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7 Ways To Protect Your Digital Artwork Online

by Stentor
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1. Upload Low Resolution Files

With the Internet, you have the opportunity to upload your digital artwork in low resolution images. Doing this offers numerous benefits that are often overlooked. Firstly, you will make your pages load faster. Secondly, you deter unscrupulous people from simply downloading your high resolution artwork and reproducing it.

Opt for 72 to 96 dpi images as they look nice when loading pages, but they look terrible when printed.

2. Make Your Images Small

The size of your images online is determined by the number of pixels in the width and height. For example, you may have an image that’s 600 by 800 pixels.

Make sure you keep your pixels to a minimum as it will mean faster loading artwork that prints tiny. If anyone is bold enough to steal your work and attempts to resize it, the reproduced work becomes grainy and pixelated. This lack of quality makes it unsuitable for resale purposes.

3. Consider Cropping Your Work

Depending on the intricacy of your artwork, consider cropping out portions of it. It protects the entirety of your design from getting stolen and turns your work into viable thumbnails that you can work with. Of course, this won’t entirely deter every unscrupulous person, but it’s a good starting point.

It’s easy to crop your images using photo editing software or a website builder if you have one. Most websites that allow uploads automatically crop or help you resize your images with ease.

4. Add Your Copyright

It may seem like common sense, but adding your own copyright notice to your images may deter some people, or at the very least, make them think twice. Bear in mind, your copyright is only as good as you’re able to enforce the laws, but a law-abiding citizen may feel the extra pressure of seeing that your artwork is copyrighted. Do make sure that the notice is in a prominent and easy to read spot as it helps enforce a sense of authority and art security.

Avoid only placing your name on the copyright notice. Some thieves have no conscience and will take your work even with your name prominently attached. A better option is to display your name as well as your web address as it makes it harder to steal your work this way. Plus, if it does get stolen, people will have a connection back to the original source of the images.

5. Add A Watermark

Much like a copyright notice, a watermark adds an extra level of security to your work. It usually bears a copyright notice or your company logo as a semi-transparent layer on top of your image. It’s good policy to have your watermark cover most or all of your artwork as it renders them virtually useless to someone looking to steal.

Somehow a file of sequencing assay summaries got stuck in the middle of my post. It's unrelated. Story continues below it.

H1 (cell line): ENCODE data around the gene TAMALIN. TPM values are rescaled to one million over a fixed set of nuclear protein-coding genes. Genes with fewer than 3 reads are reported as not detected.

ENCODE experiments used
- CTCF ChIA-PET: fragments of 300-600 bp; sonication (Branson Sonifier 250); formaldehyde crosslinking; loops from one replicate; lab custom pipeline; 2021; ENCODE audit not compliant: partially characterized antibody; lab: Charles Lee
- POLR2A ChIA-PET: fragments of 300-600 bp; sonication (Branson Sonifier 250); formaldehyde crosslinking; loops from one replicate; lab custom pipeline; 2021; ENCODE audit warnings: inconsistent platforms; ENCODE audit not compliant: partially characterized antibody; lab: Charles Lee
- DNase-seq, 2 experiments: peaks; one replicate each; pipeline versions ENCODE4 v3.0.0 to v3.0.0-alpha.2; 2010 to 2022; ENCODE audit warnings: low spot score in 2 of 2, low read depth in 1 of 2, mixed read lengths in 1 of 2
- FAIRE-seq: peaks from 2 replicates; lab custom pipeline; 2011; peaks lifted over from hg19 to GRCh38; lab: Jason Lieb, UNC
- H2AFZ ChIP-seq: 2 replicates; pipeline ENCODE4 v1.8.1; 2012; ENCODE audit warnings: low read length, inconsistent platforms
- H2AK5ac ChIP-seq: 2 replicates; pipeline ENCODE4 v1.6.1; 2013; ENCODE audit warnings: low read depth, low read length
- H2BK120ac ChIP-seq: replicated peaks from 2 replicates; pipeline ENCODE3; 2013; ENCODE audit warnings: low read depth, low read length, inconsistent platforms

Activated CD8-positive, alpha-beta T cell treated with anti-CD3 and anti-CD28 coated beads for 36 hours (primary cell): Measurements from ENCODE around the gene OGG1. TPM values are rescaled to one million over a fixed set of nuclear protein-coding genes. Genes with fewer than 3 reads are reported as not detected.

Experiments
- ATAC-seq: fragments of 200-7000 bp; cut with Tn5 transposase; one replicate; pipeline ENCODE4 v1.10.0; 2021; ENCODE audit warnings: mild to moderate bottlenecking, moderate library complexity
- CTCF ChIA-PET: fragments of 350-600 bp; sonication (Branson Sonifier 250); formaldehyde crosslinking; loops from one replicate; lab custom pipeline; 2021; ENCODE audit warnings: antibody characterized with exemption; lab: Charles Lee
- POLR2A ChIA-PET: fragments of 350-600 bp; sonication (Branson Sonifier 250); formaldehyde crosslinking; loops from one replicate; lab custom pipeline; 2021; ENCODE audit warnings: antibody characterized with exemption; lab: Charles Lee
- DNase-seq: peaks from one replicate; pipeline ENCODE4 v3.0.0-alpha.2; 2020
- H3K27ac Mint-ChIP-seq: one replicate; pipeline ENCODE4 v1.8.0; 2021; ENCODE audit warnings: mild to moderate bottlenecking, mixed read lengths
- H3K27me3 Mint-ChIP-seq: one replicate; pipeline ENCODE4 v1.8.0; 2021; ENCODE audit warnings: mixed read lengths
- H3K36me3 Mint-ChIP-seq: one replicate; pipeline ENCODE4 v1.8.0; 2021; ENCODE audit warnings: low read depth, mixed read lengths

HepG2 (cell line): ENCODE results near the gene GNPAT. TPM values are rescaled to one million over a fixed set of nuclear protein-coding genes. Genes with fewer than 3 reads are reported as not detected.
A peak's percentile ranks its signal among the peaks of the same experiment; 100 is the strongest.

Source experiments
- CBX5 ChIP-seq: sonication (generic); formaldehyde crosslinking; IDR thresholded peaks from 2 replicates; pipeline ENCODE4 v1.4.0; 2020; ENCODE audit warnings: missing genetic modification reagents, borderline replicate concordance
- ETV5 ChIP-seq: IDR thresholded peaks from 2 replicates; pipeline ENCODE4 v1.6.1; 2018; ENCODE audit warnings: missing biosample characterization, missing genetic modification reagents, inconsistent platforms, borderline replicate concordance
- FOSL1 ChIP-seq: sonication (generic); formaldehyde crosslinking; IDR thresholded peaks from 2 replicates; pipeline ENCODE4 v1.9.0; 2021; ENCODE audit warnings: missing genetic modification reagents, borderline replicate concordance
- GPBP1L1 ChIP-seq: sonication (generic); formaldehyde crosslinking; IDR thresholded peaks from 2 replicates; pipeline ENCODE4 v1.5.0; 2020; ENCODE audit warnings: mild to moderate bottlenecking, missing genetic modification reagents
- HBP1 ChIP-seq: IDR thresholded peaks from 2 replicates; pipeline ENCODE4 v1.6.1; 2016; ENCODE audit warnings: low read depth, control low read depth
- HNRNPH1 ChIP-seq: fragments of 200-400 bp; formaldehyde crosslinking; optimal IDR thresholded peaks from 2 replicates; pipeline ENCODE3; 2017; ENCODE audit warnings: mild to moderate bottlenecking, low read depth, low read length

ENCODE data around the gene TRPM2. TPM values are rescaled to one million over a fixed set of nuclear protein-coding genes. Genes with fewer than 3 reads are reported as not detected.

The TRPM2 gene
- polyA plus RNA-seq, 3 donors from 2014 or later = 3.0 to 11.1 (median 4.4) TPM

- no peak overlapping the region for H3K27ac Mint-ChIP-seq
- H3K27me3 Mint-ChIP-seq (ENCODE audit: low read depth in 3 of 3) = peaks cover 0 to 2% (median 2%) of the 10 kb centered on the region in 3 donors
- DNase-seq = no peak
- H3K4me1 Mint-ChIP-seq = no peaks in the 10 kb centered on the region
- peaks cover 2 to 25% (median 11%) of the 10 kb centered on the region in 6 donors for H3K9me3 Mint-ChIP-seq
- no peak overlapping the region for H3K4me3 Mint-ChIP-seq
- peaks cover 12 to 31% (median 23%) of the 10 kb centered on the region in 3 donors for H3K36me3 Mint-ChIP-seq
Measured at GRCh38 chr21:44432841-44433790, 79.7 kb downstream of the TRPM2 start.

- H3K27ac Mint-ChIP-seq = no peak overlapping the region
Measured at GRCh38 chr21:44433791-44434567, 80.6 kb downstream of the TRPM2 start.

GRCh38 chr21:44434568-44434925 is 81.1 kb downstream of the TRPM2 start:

As a good rule of thumb, make sure your watermark is either black or white. Using bright colors can detract from the overall look and feel of your pages.

6. Make Your Contact Information Easy To Access

Many artists tend to hide their contact information, but in the case of protecting your artwork, this becomes counter-intuitive. Make it easy for people to get in touch with you and they are twice as likely to seek permission from you directly if they wish to borrow or use one of your pieces. It’s okay not to give permission to a person asking, but make sure you’re kind when declining because you never know how serious they are about working with you!

As an artist, you may also wish to make some of your artwork more affordable for people with a tight budget. Selling lower resolution images can still provide people with the opportunity to display your work as a screensaver or as a wallpaper. This can boost the number of eyes on your work and also provide an additional income stream.

7. Act Quickly When Someone Violates Copyright

When you find someone using your artwork without your consent, make sure you contact the person right away. Keep the conversation informative and polite while kindly asking them to take down your images. Always introduce yourself and let the person know who you are and that they’re violating your personal copyright by not asking permission. Shockingly enough, very few people mean to actually break the law.

It is a good policy to give the person at least 48 hours for a response before you hit them with a legal email and a cease and desist. In fact, you should have a lawyer you can reach out to who will send an official letter to the violator as most will respond when you threaten them with legal action.

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